January 7, 2022

It’s All Good / Patti Lamb

Climb life’s mountains with God as your constant companion

Patti LambRecently we traveled to Sedona, Ariz.—a place we’ve never visited—to enjoy a change of scenery and time outside in warmer temperatures. Sedona is known for its numerous hiking trails with breathtaking views. We looked forward to a brief respite from our regular routine, and I came away with a realization that I hope you’ll find meaningful as we embark on a new year.

On our first hiking day, my husband and I woke up early so that we could check out a particular trail that was highly recommended to hike at sunrise. The kids had just finished a challenging semester at school, so we let them sleep in while we conducted our own trail investigation to ensure our family hit the best spots during the vacation.

After watching an exquisite sunrise, my husband guided me to the trail head, and we began hiking. It was just above freezing, but the views of the red rock were mesmerizing, and I commented repeatedly how beautiful it was there. He did have to play “tow truck” a few times, when I couldn’t quite pull myself up to the next level of rock.

I excitedly talked with him about hiking “Cathedral Rock” and “Devil’s Bridge,” other highly rated trails that were on our “to-do” list.

But then something happened: I realized how high up I was and saw a ridge that I’d have to navigate with no guard rail. My legs started shaking uncontrollably. They quivered so much that I had to kneel down. I was terrified—in a state of sheer panic. I had to close my eyes.

My husband gently ushered me back down to our car.

I told him I just needed to lie down.

As we drove back to the hotel, I told him how sorry I was for wimping out and that I knew he was excited to hike the celebrated trails with glorious views. That’s when I noticed that we passed the hotel.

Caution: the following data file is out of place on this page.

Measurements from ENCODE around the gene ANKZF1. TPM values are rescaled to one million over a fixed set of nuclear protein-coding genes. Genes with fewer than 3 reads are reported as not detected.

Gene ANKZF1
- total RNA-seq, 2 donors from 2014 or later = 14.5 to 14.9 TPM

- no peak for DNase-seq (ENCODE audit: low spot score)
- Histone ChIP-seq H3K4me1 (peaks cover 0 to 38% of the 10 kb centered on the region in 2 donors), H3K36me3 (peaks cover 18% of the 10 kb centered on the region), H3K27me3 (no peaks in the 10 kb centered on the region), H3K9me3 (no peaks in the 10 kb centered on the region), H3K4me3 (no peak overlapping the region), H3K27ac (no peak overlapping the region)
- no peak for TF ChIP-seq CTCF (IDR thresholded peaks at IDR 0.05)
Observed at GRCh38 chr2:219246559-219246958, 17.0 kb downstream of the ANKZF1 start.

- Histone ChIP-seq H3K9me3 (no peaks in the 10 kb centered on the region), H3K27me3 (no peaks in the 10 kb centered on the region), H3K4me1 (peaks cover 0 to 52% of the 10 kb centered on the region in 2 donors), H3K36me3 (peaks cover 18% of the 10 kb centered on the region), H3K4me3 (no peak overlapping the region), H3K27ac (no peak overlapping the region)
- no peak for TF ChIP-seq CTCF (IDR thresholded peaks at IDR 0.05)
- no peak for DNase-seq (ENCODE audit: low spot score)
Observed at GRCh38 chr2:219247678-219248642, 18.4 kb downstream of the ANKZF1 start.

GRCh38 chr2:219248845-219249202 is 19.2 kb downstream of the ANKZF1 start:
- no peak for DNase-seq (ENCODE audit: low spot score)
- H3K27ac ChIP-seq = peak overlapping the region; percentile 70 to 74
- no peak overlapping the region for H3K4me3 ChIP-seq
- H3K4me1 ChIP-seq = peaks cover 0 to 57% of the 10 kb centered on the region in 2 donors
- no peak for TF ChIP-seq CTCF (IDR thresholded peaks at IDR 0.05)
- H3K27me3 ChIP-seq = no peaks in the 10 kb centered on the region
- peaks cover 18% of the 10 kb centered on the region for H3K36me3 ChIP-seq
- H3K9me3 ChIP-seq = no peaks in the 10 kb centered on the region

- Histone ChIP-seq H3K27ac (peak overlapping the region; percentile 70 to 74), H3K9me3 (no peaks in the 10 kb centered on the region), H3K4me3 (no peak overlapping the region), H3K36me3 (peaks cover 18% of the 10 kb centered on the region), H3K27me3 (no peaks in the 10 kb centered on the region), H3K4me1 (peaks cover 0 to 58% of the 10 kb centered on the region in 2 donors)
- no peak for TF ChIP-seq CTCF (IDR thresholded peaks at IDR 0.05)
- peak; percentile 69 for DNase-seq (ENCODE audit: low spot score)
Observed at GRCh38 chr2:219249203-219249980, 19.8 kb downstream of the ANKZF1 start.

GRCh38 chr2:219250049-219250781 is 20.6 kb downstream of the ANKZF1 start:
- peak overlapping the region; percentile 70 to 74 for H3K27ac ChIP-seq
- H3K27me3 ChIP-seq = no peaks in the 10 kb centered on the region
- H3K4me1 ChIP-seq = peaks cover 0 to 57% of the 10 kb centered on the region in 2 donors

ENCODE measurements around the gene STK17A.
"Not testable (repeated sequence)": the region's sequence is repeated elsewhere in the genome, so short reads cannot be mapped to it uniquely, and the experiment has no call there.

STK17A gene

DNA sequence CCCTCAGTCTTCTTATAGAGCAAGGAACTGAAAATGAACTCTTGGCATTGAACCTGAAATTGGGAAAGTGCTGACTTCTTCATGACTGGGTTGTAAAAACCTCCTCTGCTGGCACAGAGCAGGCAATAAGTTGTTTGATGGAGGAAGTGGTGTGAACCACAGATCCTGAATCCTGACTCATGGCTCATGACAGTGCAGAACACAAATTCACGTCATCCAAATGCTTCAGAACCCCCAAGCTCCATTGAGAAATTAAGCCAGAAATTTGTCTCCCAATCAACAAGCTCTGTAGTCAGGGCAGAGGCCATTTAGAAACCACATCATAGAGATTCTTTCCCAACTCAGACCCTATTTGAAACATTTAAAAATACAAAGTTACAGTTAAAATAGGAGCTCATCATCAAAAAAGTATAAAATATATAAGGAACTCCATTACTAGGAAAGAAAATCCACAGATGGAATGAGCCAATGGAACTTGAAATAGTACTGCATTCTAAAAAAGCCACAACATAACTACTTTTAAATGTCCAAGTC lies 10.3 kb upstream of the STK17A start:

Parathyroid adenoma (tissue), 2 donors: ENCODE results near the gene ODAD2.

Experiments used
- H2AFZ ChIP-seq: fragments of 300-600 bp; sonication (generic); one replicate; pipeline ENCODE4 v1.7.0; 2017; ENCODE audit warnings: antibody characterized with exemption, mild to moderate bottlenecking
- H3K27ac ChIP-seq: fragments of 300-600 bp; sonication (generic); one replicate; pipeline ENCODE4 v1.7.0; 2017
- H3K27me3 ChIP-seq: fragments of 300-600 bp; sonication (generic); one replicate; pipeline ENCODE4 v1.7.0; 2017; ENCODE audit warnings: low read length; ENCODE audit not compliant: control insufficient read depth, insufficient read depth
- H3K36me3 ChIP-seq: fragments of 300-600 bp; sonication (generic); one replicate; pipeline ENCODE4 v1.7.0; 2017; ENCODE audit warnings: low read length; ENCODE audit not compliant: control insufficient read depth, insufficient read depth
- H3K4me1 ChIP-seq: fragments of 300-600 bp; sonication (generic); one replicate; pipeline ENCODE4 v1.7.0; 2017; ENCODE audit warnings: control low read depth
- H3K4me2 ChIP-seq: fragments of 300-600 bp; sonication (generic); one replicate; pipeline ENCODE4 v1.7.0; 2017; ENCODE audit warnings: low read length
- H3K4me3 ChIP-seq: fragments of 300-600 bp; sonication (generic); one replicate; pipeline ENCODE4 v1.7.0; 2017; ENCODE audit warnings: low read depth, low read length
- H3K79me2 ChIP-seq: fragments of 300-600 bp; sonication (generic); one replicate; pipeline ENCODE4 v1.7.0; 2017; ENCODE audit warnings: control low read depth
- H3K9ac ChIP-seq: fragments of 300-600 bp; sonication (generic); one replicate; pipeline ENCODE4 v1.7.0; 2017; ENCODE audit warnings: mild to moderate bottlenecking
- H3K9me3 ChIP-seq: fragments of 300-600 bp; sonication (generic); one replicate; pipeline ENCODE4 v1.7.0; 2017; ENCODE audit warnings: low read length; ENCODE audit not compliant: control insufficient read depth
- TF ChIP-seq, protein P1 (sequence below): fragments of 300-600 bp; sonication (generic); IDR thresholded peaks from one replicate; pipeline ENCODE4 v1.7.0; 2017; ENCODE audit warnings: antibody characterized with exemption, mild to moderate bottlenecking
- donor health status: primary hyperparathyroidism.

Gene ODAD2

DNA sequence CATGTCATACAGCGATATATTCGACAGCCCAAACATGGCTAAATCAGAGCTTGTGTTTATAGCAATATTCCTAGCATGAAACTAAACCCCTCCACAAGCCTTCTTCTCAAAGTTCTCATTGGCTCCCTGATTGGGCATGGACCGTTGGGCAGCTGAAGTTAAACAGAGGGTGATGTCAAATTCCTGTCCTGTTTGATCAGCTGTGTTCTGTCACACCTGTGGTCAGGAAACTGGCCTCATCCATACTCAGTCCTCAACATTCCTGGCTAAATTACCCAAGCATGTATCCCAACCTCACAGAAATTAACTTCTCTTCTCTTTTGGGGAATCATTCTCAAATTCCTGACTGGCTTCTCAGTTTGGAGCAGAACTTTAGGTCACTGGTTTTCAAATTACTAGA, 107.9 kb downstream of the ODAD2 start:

“Where are we going?” I asked.

“I read about a beginner’s trail for hiking that you might enjoy,” he said.

“It’s not nearly as steep, and I’ll help you all the way to the summit,” he added.

With my knees still shaking, he guided me up. We hiked around the mountain so that the ascent was not so steep. I stumbled a few times, but he stayed by my side, and we reached the top together.

Later, I learned that this mountain is named “Sugarloaf.” I liked the sound of that. Sugarloaf is more my speed than “Devil’s Bridge.”

My knees were still shaking, but it was beautiful up there. After saying a morning prayer, I took a photo. It is to the right.

I was in awe of the hues of red and pink, along with the trees that dotted the landscape. It was peacefully quiet. Majestic, really.

I wasn’t brave enough to get a picture on the cliff—apparently the best photo opportunity spot—as others were lining up to do.

That day, I climbed my own mountain. (I realize experienced hikers might call it a “hill.”)

In the new year, my hope is to be present to the people and tasks God has placed on my trail. It’s time for me to stop dreaming of climbing others’ mountains and witnessing their pinnacle views.

Instead, I’m called to focus on God’s will for me and those he has entrusted to my care. When I intentionally pause to take it all in—I see the beauty on my path, trusting God as my constant companion.

(Patti Lamb, a member of St. Susanna Parish in Plainfield, is a regular columnist for The Criterion.)

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